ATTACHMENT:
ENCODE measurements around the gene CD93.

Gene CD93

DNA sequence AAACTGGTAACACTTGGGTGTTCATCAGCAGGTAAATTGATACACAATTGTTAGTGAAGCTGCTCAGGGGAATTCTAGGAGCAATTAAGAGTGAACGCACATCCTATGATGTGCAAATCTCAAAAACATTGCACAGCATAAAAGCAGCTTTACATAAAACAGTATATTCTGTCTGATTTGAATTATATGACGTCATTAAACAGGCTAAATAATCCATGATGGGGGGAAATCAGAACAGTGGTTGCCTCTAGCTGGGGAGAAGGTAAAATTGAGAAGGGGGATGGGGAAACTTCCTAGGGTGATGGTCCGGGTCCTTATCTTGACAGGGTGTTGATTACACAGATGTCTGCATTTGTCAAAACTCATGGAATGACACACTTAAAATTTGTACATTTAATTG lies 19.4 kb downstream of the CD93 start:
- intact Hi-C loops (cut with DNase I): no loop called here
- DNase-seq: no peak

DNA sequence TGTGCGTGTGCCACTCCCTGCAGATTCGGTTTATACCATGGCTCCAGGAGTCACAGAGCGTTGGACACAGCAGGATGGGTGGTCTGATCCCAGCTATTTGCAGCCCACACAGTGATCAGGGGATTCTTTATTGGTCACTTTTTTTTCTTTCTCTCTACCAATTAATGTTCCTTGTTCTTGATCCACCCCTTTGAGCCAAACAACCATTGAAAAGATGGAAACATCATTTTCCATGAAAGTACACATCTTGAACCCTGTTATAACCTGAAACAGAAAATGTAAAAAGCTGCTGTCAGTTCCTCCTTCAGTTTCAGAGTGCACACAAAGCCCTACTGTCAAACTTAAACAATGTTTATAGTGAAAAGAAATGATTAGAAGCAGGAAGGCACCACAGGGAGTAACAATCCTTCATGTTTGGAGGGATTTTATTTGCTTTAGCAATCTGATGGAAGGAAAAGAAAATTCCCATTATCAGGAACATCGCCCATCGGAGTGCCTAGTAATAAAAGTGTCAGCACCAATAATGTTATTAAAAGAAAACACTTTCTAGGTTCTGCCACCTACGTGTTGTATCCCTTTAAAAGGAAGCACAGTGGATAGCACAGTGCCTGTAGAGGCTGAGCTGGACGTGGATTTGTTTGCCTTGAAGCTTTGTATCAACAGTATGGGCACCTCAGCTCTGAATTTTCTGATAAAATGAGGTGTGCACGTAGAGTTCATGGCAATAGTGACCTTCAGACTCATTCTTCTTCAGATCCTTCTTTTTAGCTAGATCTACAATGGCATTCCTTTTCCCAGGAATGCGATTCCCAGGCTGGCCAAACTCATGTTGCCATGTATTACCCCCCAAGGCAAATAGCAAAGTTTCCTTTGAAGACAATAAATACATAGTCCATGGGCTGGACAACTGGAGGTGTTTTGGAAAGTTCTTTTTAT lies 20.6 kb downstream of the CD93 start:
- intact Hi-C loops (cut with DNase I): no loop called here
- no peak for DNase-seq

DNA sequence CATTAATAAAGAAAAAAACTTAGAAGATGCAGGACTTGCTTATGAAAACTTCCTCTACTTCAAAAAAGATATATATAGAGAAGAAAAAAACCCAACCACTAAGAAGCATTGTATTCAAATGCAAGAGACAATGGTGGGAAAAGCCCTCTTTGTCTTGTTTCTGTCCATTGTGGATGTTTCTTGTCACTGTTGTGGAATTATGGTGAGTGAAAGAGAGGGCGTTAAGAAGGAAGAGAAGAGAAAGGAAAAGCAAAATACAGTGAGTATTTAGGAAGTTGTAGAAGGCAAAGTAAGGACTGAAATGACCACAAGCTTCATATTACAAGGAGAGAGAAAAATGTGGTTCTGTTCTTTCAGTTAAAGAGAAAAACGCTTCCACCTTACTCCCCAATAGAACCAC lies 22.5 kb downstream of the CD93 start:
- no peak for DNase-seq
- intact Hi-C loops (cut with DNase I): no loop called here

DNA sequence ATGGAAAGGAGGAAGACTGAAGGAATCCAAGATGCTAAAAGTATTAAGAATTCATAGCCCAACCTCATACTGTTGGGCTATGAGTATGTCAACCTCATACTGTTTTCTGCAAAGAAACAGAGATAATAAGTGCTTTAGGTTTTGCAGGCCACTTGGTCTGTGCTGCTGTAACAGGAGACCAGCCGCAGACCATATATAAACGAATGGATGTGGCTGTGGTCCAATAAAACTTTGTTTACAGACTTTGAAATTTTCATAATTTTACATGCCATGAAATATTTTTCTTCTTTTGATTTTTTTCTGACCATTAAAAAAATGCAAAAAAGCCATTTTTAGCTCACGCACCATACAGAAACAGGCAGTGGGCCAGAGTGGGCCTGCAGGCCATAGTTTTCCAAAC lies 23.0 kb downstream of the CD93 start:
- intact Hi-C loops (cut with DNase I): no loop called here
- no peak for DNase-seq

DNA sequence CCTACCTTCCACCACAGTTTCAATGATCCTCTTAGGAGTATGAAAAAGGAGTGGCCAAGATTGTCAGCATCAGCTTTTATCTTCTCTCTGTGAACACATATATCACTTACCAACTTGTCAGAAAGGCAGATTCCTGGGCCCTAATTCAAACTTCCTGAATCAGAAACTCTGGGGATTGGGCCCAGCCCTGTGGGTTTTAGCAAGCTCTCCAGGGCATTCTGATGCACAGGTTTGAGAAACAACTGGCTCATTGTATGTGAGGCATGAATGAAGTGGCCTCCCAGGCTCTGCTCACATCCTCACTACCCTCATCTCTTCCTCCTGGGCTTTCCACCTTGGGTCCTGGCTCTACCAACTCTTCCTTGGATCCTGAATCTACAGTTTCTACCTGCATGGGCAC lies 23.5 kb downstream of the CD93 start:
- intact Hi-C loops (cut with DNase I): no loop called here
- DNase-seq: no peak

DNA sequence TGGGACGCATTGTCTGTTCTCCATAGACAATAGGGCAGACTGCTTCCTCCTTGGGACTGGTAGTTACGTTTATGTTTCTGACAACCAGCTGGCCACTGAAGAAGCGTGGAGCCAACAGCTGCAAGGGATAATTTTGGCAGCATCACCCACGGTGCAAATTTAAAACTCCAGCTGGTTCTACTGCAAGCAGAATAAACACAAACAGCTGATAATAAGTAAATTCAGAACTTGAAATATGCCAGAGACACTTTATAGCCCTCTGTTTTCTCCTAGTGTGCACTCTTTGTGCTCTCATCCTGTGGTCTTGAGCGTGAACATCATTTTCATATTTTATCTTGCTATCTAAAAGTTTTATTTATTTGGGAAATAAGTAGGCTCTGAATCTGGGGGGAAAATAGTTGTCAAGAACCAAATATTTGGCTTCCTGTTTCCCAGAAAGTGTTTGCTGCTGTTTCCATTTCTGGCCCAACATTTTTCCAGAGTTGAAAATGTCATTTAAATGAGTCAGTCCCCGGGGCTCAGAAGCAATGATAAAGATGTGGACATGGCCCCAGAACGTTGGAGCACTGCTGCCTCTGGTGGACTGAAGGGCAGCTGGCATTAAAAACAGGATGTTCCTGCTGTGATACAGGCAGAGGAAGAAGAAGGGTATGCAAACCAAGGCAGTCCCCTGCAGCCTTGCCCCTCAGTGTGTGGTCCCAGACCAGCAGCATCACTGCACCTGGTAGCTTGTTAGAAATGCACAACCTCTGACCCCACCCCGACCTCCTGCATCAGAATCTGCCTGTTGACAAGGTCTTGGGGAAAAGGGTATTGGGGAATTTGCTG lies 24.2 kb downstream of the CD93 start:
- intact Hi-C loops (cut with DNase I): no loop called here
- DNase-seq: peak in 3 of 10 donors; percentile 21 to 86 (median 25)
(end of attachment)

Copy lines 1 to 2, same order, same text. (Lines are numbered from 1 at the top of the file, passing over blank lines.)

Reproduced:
ENCODE measurements around the gene CD93.

Gene CD93